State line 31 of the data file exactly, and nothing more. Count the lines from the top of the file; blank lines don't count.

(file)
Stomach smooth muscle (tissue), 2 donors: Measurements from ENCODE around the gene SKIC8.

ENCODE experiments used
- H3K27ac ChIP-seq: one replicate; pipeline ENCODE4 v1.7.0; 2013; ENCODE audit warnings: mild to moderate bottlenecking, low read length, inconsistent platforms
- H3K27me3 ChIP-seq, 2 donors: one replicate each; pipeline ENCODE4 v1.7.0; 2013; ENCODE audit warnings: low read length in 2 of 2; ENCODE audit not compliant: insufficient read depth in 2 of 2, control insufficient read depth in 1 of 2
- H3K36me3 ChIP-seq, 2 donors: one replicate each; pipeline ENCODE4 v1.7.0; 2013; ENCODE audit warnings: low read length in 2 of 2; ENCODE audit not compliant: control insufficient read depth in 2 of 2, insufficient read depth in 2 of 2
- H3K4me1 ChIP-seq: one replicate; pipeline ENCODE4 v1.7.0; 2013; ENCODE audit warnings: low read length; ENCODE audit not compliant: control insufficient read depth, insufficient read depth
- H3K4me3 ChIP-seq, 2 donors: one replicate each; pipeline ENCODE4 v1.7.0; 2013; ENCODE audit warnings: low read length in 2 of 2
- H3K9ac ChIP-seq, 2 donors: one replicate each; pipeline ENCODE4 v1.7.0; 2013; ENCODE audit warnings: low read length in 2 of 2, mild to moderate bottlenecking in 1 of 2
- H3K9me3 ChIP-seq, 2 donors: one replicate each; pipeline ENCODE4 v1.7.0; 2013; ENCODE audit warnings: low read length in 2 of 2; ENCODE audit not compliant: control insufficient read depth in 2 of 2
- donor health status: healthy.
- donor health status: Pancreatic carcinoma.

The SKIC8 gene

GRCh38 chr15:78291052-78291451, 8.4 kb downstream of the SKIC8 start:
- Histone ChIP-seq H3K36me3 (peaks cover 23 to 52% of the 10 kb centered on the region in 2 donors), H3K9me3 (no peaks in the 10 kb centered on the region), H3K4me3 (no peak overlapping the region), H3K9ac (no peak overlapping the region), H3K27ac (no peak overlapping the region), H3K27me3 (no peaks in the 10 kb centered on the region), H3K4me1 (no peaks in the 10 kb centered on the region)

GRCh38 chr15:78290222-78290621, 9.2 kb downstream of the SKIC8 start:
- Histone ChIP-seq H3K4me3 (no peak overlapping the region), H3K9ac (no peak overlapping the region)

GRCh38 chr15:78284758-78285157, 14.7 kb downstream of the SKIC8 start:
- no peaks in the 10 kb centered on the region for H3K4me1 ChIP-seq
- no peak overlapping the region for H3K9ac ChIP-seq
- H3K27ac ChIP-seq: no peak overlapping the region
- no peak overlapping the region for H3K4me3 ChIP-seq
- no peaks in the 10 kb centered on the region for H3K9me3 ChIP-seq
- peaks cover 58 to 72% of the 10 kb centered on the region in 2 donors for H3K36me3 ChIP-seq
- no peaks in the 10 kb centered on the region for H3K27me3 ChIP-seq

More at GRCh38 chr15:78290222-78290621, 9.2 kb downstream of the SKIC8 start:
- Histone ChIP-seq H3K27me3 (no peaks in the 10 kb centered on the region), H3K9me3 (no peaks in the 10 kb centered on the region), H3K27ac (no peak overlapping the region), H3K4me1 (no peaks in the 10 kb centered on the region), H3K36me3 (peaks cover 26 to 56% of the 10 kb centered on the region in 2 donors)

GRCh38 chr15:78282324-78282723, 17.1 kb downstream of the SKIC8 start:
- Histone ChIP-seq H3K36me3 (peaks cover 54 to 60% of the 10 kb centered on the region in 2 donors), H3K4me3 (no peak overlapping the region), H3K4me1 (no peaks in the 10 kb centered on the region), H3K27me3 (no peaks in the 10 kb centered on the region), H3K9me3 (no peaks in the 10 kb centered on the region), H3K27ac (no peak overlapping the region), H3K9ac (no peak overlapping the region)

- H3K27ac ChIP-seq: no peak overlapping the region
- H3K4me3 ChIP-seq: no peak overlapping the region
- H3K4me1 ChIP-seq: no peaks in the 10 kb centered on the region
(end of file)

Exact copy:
- H3K4me1 ChIP-seq: no peaks in the 10 kb centered on the region